Let me introduce mohair wool today. In short – mohair is a silky fabric or yarn made from the coat of Angora goat (see picture below) and it is one of the oldest textile fibers in use. Mohair wool is harvested twice a year by shearing the goat – one animal can produce 11-17 pounds (5–8 kg) of mohair wool a year.
Mohair is a strong, lustrous fiber that makes a perfect yarn and fabric. Fabrics made from mohair wool yarn drape well and resist wrinkling and shrinking. Notable for its sheen mohair is often used in fiber blends to add these qualities to a textile. Apart from being warm and having great insulating properties mohair very durable, resilient and resistant to moisture-wicking, stretch, flame and creases.
Mohair isn’t “itchy” because it doesn’t have scales like wool. Although mohair wool accepts dye exceptionally well, natural colors of mohair have lots of shades that are extremely beautiful.
Mohair wool yarn is considered to be a luxurious fiber, like cashmere, angora and silk, and is most often pricier than other wool types that come from sheep.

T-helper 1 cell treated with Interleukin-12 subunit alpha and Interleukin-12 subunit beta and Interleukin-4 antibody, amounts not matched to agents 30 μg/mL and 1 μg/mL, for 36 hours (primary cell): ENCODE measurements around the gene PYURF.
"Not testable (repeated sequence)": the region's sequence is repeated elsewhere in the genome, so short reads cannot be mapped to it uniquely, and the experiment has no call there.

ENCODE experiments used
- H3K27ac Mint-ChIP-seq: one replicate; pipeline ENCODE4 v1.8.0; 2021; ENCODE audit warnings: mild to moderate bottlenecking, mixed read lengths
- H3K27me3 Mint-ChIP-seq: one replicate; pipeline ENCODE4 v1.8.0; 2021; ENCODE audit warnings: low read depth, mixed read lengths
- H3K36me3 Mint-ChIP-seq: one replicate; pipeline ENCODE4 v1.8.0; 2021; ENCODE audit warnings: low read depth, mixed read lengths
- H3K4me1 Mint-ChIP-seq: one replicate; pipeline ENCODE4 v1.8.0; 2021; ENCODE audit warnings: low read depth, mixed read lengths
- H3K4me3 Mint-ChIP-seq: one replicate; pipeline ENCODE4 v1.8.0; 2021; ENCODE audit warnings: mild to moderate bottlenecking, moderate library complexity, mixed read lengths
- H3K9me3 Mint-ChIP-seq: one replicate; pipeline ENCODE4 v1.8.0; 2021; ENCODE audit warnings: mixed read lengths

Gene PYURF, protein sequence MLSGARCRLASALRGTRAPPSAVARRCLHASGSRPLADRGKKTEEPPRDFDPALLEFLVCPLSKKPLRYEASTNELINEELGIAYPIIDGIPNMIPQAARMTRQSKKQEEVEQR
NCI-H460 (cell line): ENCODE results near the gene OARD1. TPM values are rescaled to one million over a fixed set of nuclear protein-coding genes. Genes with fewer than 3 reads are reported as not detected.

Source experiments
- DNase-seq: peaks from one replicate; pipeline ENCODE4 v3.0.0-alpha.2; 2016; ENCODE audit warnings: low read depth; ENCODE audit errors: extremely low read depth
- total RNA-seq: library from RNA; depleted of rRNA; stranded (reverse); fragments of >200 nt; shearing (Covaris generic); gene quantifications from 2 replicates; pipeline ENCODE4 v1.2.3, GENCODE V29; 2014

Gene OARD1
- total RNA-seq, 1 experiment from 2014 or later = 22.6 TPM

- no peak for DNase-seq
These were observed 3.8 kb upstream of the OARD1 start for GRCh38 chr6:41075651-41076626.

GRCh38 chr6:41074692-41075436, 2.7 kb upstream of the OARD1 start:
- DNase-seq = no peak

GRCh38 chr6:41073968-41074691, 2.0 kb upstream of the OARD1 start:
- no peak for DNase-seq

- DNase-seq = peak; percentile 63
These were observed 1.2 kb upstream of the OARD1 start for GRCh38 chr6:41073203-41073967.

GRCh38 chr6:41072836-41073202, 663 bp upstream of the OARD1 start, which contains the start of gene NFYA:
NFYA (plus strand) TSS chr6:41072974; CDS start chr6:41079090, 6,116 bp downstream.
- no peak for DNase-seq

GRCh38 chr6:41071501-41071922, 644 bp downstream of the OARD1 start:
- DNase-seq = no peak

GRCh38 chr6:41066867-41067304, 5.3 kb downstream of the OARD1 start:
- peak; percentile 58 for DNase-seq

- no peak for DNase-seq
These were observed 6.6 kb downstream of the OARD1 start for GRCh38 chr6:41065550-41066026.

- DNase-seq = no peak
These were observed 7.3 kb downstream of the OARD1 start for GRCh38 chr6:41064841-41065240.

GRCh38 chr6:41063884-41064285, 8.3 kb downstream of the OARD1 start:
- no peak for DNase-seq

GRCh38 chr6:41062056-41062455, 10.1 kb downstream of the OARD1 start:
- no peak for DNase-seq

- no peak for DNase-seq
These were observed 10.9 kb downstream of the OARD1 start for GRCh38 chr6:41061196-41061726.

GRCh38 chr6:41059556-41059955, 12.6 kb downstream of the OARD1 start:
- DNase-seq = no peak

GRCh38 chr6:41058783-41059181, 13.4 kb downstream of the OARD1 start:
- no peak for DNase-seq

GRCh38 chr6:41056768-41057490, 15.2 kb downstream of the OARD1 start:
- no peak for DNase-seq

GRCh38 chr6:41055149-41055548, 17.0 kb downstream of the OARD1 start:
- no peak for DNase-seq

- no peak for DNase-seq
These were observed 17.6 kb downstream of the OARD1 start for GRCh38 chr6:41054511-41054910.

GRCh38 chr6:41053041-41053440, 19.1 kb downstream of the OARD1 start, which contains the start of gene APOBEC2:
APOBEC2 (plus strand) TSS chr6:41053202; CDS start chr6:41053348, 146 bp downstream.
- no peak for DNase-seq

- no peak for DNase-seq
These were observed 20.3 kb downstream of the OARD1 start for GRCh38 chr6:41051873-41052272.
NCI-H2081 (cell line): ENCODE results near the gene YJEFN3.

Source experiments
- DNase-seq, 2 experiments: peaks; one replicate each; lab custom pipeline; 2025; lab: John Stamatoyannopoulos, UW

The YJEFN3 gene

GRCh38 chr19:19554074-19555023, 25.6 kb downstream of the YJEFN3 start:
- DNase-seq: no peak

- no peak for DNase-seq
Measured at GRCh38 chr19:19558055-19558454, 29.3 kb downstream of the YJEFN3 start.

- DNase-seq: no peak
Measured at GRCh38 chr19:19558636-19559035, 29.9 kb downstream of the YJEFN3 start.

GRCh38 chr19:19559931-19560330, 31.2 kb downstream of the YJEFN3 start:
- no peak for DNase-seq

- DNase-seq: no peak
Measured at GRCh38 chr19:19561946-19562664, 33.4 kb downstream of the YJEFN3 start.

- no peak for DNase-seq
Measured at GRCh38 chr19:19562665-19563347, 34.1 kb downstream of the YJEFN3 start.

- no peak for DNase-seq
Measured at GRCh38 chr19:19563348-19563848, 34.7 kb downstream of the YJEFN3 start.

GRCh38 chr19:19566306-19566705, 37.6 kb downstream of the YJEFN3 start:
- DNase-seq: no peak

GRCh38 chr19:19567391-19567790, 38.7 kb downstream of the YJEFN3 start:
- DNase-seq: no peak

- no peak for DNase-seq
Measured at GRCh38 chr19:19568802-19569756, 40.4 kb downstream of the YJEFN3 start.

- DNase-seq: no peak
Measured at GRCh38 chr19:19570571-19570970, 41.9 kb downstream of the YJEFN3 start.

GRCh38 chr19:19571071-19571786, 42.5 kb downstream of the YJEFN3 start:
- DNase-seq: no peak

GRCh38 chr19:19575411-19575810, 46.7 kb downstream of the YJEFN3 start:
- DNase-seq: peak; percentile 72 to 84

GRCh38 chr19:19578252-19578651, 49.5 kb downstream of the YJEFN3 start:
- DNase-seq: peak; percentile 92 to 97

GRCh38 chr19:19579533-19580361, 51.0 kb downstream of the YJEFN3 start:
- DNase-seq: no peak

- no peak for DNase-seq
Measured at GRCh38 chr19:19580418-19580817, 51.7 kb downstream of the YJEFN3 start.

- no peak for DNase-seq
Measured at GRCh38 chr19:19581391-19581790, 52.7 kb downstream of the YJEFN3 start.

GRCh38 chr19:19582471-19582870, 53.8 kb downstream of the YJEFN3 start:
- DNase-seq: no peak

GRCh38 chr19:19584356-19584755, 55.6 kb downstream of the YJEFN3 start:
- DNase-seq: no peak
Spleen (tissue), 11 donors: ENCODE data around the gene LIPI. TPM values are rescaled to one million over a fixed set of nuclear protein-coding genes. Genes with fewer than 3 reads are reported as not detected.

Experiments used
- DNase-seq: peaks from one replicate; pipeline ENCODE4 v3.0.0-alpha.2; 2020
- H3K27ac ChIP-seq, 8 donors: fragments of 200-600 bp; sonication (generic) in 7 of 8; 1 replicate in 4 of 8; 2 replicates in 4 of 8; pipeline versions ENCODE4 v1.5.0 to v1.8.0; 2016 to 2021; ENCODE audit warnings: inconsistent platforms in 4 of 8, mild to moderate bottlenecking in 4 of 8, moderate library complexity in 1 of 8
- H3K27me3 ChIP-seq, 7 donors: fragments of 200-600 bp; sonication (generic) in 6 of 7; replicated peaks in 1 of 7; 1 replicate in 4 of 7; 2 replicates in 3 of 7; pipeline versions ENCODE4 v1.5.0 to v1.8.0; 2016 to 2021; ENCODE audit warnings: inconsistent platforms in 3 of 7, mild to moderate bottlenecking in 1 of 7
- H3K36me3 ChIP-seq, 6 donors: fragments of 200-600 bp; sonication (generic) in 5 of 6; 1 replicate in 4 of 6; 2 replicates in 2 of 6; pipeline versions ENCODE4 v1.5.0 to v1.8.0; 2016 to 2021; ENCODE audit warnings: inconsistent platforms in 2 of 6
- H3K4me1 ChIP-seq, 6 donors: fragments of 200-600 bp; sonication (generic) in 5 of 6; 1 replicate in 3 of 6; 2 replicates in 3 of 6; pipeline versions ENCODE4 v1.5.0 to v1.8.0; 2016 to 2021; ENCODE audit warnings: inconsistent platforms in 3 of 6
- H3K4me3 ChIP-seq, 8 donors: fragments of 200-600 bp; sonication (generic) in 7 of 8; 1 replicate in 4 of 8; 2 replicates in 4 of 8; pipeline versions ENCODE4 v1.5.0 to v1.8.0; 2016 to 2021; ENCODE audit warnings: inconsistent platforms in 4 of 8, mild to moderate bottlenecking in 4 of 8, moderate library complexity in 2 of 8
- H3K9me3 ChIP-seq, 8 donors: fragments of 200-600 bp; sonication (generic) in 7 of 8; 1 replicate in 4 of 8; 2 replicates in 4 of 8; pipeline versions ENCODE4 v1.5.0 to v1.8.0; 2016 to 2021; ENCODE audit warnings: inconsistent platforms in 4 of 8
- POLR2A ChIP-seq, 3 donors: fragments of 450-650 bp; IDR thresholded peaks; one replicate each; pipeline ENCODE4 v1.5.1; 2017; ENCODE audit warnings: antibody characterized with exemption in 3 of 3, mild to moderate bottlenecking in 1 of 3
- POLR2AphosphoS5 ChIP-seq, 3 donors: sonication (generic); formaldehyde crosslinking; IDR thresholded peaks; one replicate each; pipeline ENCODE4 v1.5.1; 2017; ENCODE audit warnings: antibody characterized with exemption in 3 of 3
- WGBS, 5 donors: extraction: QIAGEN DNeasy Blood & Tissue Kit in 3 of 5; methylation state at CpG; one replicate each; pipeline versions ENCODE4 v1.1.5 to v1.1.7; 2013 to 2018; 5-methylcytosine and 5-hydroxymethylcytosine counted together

Compared with alpaca or cashmere, or synthetic fibers or wools (that are usually treated to enhance softness) mohair is not a very soft yarn. Value of mohair is derives from other certain unique characteristics: mohair wool is warmer than other fibers and therefore is used to make a light-weight garment and is often blended with wool for this purpose; mohair yarn has a distinctive sheen created by the way it reflects light.
As mohair absorbs dyes exceptionally well, pure mohair wool yarns are usually recognizable for their bright saturated colors. One more important quality of mohair is easy washing. Mohair products don’t felt or shrink like those made of other wools. In normal circumstances the usual required care will be brushing the fluff with a stiff hairbrush. If washing is needed (e.g. for your blanket), hand wash the item gently in tepid water with a small amount of detergent or soap powder. Drain, and then rinse in clean cold water. After rinsing a second time in tepid water add a small amount of fabric softener for ideal results, drain and lay flat to dry followed by a brisk brush to fluff it up.
Mohair is used in producing lots of garments: scarves, hats, sweaters, coats, jackets, suits, and socks as well as home furnishings. Mohair wool yarn is also found in carpets, decorative fabrics, knitting yarns, and many other fabrics.
Please take a look at some gorgeous mohair wool items I found on internet!
- super-stylish designer mohair coat from Asos,
- beautiful knitted mohair wool scarf from Plumo,
- gorgeous mohair jacket from Frassy.
In my next post find out about sheep wool.